Mood Music Listening Habits

When music listening is desired almost nonstop, it may be related to a problematic mood found in any of the U.S.E. moods. For example, a soothed mood may be the target feeling to avoid feeling anything else. So only soothing music is chosen with all other music (and situations?) avoided.

Let’s explore why music choices connect with highly preferred music. Neuroscience research points to two reasons.

“Hebb’s (1949) theory states what gets fired together, gets wired together. We listen to our favorite music over and over which creates strong functional connections to those memories. (Behrens, 2023)

We discover that within a short time our mood changes because we’ve been conditioned by this music connection.

The second reason involves the amygdala that processes the valence and intensity of sensory information (van der Kolk, 2017). When sensory experiences are highly charged emotionally, either positive or negative valance, high amounts of neurochemicals, such as norepinephrine, get released that tag the sensory information, which results in strengthening the memory of the information. We often listen to our highly preferred music more emotionally charged and therefore as the sensory information is processed, they are tagged with the neurochemicals. This research also is why people dealing with unresolved trauma struggle trying to forget traumatic experiences.” (Behrens, 2023)

This struggle to forget traumatic experiences points to why different music may be self-chosen, unrelated to the trauma connected to the problematic mood, in a conscious or unconscious attempt to disengage from the electrochemical reactions.

These subliminal forces point to another research study reporting that the temporal dynamics underlying the stress-reducing effect of music listening remain unclear (Linneman, 2018). When analyzing reported music listening experiences (n=60), it was observed that self-reports conflicted with objectively assessed data. Although self-reports linked music listening to lower stress reports, the objectively assessed data did not connect music listening to a reduction of stress. In fact, the time lag between music listening and the assessment of stress indicated an increase in stress.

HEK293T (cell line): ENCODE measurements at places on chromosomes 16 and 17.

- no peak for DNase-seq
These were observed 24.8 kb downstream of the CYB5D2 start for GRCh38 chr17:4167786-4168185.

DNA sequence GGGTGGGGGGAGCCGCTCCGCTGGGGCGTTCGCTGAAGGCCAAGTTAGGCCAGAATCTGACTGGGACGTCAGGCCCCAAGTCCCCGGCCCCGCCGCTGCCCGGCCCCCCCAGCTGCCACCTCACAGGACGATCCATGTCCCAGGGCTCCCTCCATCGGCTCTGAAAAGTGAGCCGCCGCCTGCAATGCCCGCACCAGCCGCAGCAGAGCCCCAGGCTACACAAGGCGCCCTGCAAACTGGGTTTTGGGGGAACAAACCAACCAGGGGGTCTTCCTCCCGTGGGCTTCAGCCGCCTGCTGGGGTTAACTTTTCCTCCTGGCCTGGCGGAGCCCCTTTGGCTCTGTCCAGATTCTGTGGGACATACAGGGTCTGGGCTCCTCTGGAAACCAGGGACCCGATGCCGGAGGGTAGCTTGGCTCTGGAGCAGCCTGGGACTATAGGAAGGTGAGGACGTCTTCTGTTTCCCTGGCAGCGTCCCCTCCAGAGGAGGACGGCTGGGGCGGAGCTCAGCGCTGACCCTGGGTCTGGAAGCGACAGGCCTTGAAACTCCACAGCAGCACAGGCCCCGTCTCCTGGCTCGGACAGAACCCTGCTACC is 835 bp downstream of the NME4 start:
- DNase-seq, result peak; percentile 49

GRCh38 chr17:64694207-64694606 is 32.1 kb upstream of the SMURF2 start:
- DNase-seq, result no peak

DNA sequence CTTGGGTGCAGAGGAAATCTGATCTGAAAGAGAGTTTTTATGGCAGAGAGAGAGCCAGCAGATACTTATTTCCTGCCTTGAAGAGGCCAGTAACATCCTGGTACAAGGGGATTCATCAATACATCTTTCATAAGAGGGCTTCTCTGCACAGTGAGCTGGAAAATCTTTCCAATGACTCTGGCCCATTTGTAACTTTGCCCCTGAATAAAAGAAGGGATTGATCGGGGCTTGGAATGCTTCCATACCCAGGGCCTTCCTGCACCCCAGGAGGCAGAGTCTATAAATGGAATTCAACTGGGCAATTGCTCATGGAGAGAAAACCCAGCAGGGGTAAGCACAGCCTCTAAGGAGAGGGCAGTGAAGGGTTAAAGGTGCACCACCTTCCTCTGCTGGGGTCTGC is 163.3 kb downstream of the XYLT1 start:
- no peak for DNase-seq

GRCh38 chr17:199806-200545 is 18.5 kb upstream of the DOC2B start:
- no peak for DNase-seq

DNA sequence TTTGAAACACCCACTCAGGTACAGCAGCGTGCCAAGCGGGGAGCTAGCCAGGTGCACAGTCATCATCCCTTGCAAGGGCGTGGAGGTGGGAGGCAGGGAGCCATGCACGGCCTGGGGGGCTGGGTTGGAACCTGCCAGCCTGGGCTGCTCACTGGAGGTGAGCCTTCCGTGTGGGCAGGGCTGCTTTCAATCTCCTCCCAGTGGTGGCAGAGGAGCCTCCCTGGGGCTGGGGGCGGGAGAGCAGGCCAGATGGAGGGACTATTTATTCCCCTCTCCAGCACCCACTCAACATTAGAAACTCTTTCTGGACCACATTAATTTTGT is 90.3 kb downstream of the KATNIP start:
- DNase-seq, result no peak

These findings suggest that certain music listening habits may only be a temporary relief of stress. When music is utilized within prescriptive techniques stress management may be more certain (Pinkerton, 2019; Wellman & Pinkerton, 2015). Intentional listening habits with prescriptive practices recognize and transform 24/7 self-medication habits that may be repressing emotions. Specific training is available to educate the student about these music-therapy informed strategies to shift problematic moods into positive outcomes (


Behrens, G.A. (2023, July 4). Linkedin article comment retrieved on July 5, 2023 for “Why music causes memories to flood back.”, February 26, 2023. Accessed at

Hebb, D.O. (1949). The Organization of Behavior. New York: Wiley & Sons.

Linnemann A, Wenzel M, Grammes J, Kubiak T, Nater UM. Music Listening and Stress in Daily Life-a Matter of Timing. Int J Behav Med. 2018 Apr;25(2):223-230. doi: 10.1007/s12529-017-9697-5. PMID: 29164485; PMCID: PMC5852177.

Pinkerton, J. (2019). Brace for impact: A case for emotional fluidity. Las Vegas, NV: Music 4 Life, Inc.

Van der Kolk, B. A. (2017). Developmental Trauma Disorder: Toward a rational diagnosis for children with complex trauma histories. Psychiatric annals, 35(5), 401-408.

Wellman, R., and Pinkerton, J. (2015). The development of a music therapy protocol: A Music 4 Life® case report of a veteran with PTSD. Music and Medicine Journal, VII (3), 24-39.


Today’s article was written by our Guest Blogger:

Judith Pinkerton, LPMT, MT-BC

Licensed board-certified music therapist

Founder/CEO, Music 4 Life® Inc.